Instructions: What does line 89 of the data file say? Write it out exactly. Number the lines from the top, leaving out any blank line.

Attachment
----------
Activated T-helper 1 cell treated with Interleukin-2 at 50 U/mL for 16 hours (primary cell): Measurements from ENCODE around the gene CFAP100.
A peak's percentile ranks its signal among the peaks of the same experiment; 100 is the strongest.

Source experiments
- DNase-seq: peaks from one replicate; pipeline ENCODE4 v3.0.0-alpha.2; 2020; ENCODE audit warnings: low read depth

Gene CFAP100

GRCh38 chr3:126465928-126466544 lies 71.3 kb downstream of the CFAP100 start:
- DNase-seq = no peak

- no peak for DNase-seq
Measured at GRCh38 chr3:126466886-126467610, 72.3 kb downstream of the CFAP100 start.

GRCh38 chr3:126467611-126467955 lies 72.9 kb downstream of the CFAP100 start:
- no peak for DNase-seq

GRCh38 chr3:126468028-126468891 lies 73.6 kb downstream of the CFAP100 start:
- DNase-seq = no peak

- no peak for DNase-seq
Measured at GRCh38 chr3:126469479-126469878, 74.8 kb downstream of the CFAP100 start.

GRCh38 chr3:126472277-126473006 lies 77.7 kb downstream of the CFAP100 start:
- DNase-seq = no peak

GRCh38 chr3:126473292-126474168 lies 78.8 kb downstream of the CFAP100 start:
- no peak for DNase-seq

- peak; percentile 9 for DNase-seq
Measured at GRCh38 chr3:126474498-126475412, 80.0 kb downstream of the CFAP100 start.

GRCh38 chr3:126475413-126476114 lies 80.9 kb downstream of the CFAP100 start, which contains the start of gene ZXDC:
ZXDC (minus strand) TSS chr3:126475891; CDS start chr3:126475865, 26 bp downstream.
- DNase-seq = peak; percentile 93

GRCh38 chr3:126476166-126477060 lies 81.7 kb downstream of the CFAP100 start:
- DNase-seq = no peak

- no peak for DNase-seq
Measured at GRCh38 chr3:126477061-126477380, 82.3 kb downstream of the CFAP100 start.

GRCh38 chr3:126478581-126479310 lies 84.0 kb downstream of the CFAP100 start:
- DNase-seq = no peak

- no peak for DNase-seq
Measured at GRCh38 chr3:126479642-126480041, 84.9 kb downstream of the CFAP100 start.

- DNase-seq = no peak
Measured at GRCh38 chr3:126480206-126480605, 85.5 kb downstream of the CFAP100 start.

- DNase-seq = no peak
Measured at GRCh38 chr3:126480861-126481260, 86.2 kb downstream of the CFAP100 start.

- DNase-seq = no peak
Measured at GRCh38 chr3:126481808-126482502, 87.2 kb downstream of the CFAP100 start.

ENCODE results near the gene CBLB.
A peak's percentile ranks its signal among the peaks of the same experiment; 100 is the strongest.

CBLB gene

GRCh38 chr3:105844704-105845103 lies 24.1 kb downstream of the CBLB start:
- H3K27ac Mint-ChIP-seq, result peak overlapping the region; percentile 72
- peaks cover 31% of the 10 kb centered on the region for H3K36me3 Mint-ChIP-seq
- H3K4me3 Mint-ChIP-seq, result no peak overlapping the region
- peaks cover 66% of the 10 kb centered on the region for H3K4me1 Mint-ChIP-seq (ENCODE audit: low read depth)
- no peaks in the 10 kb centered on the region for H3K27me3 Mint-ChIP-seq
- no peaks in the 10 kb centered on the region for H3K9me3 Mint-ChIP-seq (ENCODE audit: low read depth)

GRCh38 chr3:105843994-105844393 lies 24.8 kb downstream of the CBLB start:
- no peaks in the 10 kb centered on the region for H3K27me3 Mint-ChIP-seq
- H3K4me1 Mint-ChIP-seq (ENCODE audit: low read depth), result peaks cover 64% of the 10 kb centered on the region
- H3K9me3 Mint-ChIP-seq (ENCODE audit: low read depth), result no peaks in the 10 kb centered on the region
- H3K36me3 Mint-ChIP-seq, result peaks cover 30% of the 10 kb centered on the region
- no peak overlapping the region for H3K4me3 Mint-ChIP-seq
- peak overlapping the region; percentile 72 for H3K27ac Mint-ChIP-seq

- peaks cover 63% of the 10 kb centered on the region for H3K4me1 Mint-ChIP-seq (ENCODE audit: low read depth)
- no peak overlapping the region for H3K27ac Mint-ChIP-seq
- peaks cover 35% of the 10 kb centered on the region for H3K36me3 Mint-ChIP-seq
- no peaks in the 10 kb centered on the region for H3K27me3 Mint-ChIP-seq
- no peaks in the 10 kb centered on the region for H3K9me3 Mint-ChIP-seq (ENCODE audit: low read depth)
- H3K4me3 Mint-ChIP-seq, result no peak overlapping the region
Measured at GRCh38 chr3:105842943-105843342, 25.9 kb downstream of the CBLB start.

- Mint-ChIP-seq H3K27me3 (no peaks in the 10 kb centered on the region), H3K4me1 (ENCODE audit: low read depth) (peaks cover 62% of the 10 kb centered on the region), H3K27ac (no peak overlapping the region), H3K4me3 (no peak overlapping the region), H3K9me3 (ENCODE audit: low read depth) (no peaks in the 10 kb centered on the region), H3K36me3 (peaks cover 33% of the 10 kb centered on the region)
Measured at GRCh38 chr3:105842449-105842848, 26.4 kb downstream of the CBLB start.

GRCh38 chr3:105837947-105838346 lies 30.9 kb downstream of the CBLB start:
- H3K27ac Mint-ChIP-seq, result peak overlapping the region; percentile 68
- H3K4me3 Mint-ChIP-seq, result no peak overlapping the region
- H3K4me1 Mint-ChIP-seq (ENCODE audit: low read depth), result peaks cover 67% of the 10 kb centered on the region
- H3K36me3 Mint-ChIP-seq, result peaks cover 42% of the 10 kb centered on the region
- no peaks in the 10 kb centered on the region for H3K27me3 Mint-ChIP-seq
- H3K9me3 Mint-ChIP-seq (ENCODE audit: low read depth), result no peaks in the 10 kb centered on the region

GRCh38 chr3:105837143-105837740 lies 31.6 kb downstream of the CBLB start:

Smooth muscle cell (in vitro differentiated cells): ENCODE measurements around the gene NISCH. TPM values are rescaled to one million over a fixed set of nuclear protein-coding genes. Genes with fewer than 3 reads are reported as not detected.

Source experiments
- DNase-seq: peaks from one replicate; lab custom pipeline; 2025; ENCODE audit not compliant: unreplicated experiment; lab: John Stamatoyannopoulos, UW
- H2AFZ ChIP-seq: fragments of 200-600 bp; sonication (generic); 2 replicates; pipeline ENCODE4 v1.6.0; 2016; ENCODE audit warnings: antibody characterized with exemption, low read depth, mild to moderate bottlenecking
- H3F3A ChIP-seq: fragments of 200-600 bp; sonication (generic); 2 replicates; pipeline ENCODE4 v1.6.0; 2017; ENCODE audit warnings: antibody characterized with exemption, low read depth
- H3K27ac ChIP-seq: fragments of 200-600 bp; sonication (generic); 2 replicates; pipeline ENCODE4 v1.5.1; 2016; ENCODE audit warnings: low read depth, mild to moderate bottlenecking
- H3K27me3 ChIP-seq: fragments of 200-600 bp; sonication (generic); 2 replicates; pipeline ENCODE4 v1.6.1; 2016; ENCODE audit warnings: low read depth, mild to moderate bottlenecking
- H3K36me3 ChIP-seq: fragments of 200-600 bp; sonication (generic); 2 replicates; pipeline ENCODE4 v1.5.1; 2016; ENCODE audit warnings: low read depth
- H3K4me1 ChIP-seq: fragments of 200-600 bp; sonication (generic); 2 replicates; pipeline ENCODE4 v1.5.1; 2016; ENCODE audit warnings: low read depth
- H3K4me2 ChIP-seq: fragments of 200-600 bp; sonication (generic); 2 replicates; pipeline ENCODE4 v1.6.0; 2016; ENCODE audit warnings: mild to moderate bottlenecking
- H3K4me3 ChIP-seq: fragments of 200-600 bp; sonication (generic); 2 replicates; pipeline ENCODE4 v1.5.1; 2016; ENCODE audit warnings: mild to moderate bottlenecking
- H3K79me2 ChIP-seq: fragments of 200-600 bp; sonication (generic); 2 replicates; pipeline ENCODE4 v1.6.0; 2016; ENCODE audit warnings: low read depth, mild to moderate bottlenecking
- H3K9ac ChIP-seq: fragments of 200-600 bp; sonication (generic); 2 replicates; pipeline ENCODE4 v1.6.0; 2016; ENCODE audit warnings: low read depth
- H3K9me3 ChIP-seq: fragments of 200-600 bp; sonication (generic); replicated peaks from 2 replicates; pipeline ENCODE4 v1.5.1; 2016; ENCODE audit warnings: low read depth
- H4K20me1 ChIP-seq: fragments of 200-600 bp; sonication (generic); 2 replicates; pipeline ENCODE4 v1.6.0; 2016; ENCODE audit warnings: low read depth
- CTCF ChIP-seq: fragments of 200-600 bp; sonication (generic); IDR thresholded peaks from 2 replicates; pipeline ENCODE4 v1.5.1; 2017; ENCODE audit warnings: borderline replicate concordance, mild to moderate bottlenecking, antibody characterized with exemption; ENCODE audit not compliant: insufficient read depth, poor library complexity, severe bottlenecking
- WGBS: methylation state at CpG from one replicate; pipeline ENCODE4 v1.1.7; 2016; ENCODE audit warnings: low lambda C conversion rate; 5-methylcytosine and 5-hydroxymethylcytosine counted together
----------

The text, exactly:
- WGBS: methylation state at CpG from one replicate; pipeline ENCODE4 v1.1.7; 2016; ENCODE audit warnings: low lambda C conversion rate; 5-methylcytosine and 5-hydroxymethylcytosine counted together